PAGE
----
Author: Julie Walker
Hey there, to our many avid readers which I am sure there are hundreds of, if not thousands of by now (I am going to go ahead and assume the lack of comments just means that our eloquent writing and novel ideas just leave you speechless?) Anyways, to all of you readers I apologizes for the lack of communication lately.. you see I have been spending the majority of my time this summer trying to catch a fish. Well preferably many fish, but every journey starts with a step right?
Why have I been trying to catch many fish you ask dear reader? Well that is a very good question which I will now answer so beautifully that your words will once again escape you. You see it all starts with Climate Change, like many good horror stories do. Climate change is decreasing the amount of freeze events occurring across northern Florida. These freeze events are what have traditionally kept mangrove trees from migrating northward, so without them mangroves have been cozying up to saltmarshes in their most northern latitudes, and eventually becoming the dominant vegetation. This can cause some difference in carbon storage and storm protection and lots of other things that people really care about. But one thing that people also care about that is surprisingly understudied is fish. Fish feed in the tidal inundated coastlines and hide from predators in the vegetation, surely they will notice when, they go to their favorite intertidal hangout and all of the grass have been replaced by a big woody trees with pneumatophore. So I set out to catch some of these fish in the vegetation at the high tide to see if there was any difference between the types and amounts of fish that would use the marsh and mangrove habitats.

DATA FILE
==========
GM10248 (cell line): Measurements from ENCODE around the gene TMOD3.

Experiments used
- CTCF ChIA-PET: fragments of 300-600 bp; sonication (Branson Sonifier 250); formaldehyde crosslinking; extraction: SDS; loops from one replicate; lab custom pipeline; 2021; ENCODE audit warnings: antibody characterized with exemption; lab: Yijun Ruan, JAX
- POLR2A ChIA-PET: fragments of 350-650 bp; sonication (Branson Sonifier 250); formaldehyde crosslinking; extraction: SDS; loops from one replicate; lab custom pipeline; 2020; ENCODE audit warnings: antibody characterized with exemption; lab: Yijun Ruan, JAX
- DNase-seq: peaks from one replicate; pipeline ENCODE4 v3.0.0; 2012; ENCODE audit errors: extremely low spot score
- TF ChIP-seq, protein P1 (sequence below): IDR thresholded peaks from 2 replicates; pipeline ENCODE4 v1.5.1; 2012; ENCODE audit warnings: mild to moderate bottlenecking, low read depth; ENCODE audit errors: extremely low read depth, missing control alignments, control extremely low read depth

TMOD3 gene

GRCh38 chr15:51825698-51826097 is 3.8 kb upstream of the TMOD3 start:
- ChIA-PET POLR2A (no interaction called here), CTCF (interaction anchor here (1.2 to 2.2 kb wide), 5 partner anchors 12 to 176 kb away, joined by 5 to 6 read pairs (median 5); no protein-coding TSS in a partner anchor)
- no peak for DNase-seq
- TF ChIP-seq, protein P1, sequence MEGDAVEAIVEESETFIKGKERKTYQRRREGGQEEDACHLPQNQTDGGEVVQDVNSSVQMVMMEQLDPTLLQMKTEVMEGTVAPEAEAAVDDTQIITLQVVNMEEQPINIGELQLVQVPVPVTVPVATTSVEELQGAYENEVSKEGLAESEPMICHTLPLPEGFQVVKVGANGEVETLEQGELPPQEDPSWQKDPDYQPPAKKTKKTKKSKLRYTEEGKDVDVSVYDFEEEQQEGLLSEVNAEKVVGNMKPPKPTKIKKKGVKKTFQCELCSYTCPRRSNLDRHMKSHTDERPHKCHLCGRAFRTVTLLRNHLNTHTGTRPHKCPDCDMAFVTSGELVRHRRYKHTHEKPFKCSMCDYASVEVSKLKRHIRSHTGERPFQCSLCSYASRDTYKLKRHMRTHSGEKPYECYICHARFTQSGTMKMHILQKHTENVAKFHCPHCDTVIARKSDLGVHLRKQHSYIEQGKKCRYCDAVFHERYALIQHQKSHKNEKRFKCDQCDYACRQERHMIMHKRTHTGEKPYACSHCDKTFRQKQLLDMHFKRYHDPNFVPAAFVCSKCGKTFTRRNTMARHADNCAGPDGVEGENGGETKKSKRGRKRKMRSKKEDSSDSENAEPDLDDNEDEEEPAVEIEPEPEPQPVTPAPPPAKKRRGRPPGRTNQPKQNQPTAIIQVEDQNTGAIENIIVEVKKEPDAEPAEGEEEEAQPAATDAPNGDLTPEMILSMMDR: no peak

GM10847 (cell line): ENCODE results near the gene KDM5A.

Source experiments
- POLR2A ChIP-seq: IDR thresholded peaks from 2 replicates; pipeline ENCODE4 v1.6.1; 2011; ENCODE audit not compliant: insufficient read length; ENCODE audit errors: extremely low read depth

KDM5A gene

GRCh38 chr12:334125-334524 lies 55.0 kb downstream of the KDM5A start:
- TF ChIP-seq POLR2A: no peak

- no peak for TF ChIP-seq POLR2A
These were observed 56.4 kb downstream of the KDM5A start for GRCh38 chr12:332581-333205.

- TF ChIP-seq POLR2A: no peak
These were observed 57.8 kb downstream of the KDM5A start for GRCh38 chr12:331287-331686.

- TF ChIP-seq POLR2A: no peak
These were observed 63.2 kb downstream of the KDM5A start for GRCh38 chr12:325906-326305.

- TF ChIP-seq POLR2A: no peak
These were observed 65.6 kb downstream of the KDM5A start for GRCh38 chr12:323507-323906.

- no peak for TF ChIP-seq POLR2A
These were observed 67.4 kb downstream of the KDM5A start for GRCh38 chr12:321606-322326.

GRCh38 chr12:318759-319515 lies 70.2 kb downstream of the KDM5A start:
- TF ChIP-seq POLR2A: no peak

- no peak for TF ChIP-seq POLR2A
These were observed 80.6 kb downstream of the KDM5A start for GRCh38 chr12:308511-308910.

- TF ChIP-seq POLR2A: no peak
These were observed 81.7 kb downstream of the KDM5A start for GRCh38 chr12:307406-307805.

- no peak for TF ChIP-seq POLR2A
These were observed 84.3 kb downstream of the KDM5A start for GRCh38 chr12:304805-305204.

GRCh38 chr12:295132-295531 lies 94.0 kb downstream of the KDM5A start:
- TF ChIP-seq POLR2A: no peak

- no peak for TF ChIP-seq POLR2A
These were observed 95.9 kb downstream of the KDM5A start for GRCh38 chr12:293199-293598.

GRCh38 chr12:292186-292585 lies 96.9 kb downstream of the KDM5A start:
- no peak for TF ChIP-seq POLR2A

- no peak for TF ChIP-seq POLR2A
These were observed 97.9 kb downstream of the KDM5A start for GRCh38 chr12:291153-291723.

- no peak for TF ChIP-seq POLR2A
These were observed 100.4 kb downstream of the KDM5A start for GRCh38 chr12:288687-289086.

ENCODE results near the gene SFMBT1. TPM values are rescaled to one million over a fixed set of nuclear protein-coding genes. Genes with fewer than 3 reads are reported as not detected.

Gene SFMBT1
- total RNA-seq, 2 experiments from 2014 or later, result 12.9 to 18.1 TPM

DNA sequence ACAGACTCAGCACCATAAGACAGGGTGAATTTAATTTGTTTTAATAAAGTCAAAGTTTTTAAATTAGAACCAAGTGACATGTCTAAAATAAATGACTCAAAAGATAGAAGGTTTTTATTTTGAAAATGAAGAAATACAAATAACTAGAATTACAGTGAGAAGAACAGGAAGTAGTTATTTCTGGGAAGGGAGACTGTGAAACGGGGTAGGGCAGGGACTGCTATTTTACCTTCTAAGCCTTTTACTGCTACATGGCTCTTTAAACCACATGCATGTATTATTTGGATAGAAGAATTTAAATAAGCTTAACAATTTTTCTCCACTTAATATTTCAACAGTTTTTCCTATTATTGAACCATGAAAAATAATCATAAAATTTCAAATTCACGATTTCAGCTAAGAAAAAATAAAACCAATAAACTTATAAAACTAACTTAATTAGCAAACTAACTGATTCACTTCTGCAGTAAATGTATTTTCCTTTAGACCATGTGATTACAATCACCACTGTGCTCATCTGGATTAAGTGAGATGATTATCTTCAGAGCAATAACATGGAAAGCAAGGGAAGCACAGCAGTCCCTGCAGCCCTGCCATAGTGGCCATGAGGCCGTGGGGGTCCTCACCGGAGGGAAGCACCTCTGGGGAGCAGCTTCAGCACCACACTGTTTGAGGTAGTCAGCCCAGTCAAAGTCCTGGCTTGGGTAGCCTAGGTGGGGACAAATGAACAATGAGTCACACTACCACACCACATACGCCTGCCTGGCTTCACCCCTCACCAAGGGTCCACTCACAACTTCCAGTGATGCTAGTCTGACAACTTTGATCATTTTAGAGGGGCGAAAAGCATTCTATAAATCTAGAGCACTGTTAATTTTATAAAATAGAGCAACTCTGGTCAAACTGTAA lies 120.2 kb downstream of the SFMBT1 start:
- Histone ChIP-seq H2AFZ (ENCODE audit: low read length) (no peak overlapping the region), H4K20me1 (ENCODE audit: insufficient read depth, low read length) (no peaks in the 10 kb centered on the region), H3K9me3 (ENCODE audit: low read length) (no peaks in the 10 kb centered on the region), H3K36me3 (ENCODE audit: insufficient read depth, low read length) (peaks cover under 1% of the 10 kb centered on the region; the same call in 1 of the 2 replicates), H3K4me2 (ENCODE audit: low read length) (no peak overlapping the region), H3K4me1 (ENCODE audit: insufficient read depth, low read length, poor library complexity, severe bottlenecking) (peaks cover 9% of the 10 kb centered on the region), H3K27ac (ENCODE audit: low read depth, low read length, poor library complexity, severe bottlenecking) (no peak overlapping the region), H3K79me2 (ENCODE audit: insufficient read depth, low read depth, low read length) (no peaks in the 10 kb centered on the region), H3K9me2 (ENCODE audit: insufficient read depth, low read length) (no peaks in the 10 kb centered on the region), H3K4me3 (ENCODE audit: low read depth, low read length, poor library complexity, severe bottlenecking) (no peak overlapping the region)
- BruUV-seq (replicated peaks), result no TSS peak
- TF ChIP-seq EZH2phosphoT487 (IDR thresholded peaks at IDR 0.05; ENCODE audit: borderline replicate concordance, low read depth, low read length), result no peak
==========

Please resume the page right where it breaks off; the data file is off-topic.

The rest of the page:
However, fish are a lot smarter than I had originally given them credit for, and have proven time after time, that no matter what methods I use they will not be caught by the likes of me. So for now, you can call me Ishmael.
Me and my illusive white whale
Learn about a day in the life of our Fellows, from the field to the classroom as they compete their journey through graduate school.